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Nebraska baseball managers, city clash over refund for games

Nebraska baseball managers, city clash over refund for games. (MGN)

BELLEVUE, Neb. (AP) — A city in eastern Nebraska and the managers of a local baseball complex are disputing who's responsible to pay refunds for a youth baseball tournament that was scrapped because of a tornado.

Parents from nearly 50 youth baseball teams across the country haven't been refunded the $8,000 to $11,000 they each paid for a canceled June tournament at the Champions Village complex in Bellevue, the Omaha World-Herald reported.

In exchange for management and a fee paid to the city, World Baseball Village is allowed to use the $6.5 million complex to host private tournaments.

World Baseball Village managers sent an email Tuesday to parents saying they can't refund money unless the city returns a $250,000 lease payment they paid Bellevue, which owns the property. Managers also said the city had not fixed the facility after the storm, so the fields are not usable and other scheduled tournaments need to be canceled.

The city responded Wednesday saying it was "unfortunate" the village was "trying to blame the city for its failed business."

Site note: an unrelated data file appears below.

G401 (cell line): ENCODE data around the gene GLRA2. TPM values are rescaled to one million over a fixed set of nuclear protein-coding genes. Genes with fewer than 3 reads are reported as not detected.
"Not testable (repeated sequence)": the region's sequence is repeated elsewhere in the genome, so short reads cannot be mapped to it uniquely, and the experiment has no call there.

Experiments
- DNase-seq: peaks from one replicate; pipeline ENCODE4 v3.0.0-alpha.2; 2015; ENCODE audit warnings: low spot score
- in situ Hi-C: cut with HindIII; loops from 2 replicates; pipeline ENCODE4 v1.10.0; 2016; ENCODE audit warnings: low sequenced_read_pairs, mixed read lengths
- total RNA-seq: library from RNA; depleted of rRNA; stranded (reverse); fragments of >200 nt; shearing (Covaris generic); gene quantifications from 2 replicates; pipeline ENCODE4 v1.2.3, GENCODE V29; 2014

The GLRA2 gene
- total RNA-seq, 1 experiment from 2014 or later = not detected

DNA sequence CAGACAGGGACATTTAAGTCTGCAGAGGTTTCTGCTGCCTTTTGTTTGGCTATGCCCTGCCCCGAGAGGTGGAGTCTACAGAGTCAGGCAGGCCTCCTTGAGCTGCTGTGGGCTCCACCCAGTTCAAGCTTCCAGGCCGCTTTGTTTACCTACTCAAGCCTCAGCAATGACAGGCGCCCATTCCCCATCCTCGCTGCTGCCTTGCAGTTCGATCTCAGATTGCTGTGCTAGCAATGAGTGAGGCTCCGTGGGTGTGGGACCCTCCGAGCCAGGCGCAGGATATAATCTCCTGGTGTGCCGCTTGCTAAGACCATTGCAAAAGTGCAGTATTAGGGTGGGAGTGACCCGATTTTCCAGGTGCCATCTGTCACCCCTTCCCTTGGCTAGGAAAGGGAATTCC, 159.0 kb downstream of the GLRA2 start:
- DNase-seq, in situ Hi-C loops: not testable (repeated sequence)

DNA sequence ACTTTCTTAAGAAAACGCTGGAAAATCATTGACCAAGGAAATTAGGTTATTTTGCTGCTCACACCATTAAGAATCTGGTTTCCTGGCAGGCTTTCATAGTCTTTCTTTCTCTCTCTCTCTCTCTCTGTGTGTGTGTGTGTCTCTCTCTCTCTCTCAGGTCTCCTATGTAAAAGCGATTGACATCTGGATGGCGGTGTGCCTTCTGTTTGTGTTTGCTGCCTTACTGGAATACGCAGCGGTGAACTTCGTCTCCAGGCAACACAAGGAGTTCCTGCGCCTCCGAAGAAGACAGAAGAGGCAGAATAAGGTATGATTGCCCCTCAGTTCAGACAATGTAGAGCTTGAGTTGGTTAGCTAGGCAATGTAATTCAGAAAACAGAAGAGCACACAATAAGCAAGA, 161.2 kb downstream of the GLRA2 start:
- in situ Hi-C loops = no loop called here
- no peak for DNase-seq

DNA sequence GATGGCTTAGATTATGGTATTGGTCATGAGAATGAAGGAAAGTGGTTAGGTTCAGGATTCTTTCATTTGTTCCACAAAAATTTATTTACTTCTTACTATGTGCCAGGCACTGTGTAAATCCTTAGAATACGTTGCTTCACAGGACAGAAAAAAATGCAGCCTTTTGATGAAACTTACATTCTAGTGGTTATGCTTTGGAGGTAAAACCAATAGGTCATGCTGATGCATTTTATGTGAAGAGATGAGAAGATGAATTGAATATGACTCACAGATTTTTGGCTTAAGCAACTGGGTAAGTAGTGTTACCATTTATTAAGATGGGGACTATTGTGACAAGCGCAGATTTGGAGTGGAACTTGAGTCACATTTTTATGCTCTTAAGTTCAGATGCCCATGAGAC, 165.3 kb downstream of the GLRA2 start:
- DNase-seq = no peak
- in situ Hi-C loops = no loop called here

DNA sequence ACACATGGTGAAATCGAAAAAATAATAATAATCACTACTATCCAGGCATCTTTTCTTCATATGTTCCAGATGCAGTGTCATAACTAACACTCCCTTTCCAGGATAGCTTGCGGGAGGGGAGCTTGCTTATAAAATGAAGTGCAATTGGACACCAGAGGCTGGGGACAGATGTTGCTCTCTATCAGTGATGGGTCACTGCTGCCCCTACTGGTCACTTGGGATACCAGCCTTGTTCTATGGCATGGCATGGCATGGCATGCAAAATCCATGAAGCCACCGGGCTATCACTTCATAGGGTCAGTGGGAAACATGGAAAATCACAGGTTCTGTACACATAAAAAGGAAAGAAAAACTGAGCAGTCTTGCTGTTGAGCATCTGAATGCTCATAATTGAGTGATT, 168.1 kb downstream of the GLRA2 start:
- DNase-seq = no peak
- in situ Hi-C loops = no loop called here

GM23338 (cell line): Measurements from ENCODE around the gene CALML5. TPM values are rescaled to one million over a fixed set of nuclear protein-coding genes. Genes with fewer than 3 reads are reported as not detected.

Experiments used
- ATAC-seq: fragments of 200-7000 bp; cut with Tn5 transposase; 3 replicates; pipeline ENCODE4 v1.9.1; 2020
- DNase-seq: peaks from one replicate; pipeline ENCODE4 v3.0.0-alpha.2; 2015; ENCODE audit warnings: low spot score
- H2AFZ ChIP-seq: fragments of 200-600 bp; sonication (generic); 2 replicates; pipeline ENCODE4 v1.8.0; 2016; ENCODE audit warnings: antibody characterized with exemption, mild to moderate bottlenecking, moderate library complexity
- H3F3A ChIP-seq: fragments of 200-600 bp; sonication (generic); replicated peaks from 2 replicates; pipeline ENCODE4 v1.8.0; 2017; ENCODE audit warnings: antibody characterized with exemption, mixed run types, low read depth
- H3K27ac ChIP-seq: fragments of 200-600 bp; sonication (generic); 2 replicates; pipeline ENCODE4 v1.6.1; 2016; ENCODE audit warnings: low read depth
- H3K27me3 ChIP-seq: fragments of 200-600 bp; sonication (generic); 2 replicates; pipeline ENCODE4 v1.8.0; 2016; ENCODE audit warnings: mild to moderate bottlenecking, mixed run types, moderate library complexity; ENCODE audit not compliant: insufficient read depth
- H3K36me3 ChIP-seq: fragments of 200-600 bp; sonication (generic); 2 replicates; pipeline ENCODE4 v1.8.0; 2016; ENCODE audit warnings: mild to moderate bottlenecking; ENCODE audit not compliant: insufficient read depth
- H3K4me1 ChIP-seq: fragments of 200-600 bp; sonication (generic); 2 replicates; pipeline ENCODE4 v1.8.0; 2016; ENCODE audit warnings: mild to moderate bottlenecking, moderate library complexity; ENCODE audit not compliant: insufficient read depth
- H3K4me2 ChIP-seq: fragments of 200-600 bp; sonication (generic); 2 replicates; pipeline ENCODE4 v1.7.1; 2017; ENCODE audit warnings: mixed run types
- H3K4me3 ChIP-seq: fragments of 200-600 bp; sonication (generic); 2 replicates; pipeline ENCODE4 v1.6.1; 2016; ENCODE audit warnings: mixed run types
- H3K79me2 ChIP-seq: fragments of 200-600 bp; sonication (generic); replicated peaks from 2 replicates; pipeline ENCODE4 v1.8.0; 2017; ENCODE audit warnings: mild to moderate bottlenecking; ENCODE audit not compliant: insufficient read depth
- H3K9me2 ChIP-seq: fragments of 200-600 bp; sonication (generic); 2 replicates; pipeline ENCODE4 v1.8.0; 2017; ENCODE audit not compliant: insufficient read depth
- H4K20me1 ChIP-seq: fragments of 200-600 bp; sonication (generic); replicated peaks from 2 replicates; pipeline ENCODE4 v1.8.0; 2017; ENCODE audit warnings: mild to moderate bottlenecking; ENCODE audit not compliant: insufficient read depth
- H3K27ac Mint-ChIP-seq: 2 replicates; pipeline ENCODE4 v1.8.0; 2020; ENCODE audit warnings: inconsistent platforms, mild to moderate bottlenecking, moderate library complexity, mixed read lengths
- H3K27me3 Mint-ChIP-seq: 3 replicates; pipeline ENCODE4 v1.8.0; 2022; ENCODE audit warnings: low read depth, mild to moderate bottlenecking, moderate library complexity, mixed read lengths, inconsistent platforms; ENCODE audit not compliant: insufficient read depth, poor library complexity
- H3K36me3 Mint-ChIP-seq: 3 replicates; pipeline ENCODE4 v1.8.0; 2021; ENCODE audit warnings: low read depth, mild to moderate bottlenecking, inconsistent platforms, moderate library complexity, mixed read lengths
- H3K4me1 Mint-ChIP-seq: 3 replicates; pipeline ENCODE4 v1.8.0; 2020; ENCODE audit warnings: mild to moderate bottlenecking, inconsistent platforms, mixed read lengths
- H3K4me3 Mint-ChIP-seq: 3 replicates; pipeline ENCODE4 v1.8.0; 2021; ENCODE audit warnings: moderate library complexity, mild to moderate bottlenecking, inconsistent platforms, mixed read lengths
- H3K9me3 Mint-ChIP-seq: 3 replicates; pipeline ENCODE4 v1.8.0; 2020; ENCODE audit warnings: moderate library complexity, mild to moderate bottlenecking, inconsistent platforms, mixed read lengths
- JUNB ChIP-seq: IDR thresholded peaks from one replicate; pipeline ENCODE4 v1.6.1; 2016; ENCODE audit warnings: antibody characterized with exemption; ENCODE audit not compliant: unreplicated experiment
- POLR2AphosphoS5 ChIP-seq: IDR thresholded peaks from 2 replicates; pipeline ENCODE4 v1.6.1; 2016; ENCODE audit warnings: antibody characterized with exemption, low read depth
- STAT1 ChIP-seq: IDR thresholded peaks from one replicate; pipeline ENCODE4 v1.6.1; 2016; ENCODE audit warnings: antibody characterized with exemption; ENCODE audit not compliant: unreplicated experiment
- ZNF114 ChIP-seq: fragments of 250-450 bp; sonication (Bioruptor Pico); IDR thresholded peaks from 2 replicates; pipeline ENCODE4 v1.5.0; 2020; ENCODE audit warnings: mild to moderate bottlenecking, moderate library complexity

"The risk of loss was allocated to WBV under the management contract, and this is its responsibility," said Bellevue City Attorney Pat Sullivan.

Several parents said they just wanted to let their kids play ball.

"At the end of the day, it's just disappointing that adults can take something as simple and as fun as the game of baseball and turn it into such a mess," said Tara Tennant, a parent of a baseball player from Houston.

City Administrator Joe Mangiamelli said the city won't make repairs to the complex until officials know how the land will be used in the future.

Andrew Rainbolt, executive director of the Sarpy County Economic Development Corp., said there's potential to turn the destroyed property into an industrial park because of the land's proximity to a four-lane highway and lack of nearby housing.

But City Council President John Hansen said he liked that the land was a sports complex because of the area's love of baseball.

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